Midwives win landmark systemic gender discrimination ruling at Ontario Court of Appeal: Ontario (Health) v. Association of Ontario Midwives, 2022 ONCA 458
In an important decision for equity-deserving groups, the Ontario Court of Appeal has unanimously confirmed that Ontario has engaged in systemic pay discrimination of midwives that must be remedied.
The decision in Ontario (Health) v. Association of Ontario Midwives is the culmination of an almost ten-year legal battle to address the Ministry of Health’s systemic gender discrimination against midwives that began at the Human Rights Tribunal of Ontario.
Midwives work at the crossroads of a gender trifecta: midwifery is a service provided primarily by women, for primarily pregnant women and in relation to female reproductive health. In contrast, physician work was and remains strongly associated with male work and benefits from the attendant male privileges, including medical dominance in the health care system.
Midwives first became a regulated health profession in Ontario in 1994. At the time of regulation, a joint working group from the Ministry of Health and Association of Ontario Midwives recognized that, as an almost exclusively female profession, midwives were acutely susceptible to having their work devalued and undercompensated. The parties accordingly developed gender-sensitive compensation principles (the “1993 principles”) that would ensure that midwives would be paid in a manner that objectively valued their work in comparison to an appropriate male comparator. Due to the overlap in the work of family physicians, Community Health Centre (“CHC”) family physicians, as well as obstetricians, were identified as male comparators for determining equitable compensation. Senior Nurses (now Nurse Practitioners) at CHCs were also used as a comparator to ensure that midwifery compensation was not set too low. Applying these principles, the parties relatively positioned midwives’ compensation between that of the CHC physician and Nurse Practitioner. At the time of regulation, the most senior midwife was paid 90% of the base salary of an entry level CHC physician.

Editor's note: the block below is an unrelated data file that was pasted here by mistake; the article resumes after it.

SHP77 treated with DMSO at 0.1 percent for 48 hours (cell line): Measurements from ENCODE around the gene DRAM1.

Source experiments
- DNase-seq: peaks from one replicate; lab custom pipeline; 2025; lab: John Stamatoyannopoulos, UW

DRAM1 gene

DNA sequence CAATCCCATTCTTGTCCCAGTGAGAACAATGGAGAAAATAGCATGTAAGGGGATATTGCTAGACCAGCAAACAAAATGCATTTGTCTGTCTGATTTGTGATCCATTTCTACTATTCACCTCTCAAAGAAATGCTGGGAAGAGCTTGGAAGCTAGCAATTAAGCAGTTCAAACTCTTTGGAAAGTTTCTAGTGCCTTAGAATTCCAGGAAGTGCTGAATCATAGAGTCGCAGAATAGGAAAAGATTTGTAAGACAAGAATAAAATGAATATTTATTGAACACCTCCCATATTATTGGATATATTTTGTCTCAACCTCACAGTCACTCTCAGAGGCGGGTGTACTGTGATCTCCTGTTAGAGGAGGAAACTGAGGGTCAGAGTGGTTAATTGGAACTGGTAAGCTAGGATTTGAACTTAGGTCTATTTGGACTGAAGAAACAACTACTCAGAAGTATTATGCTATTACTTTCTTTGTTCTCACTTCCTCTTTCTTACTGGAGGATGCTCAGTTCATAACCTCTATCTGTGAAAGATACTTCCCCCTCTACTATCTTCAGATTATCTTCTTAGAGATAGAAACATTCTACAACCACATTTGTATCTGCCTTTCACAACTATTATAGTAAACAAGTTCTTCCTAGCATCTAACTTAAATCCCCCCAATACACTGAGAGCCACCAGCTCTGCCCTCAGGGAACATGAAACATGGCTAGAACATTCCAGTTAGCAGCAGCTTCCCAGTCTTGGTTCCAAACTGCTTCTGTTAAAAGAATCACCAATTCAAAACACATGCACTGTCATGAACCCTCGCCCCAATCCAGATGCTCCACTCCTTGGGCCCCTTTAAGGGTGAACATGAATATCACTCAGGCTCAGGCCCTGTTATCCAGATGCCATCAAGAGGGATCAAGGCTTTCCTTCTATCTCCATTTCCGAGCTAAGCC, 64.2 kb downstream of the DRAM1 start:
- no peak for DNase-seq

The 1993 principles were intended to ensure that prevailing negative stereotypes about the value of women’s work were eliminated from the compensation scheme. Applying this gender-sensitive, objective methodology, the compensation of the highest paid .
However, as time passed the Ministry of Health moved away from the 1993 principles, as a pay gap between midwives and their physician comparators widened. By 2010, the Ministry of Health had unilaterally abandoned the 1993 principles, including the need for a physician comparator, without putting in place any gender-sensitive, objective process that would ensure that midwives’ compensation was free of systemic gender discrimination. By 2010, the highest paid midwife was being paid only 57% of the lowest level of pay for a CHC physician.
A compensation study that was jointly commissioned by the Ministry of Health and AOM confirmed the appropriateness of CHC physicians as comparators and recommended a 20% “equity adjustment” to midwife compensation effective April 1, 2011.Rather than implementing that recommendation, Ontario rejected the study and instead froze midwives’ compensation at inequitable levels under a policy of wage restraint. The Ministry of Health took no steps to investigate the midwives’ concerns about inequitable pay. Nor did it apply well-recognized exemptions for human rights and pay equity adjustments under wage restraint legislation and policies.
Determined to address the government’s systemic gender discrimination against midwives, the Association of Ontario Midwives filed an application with the Human Rights Tribunal of Ontario in 2013.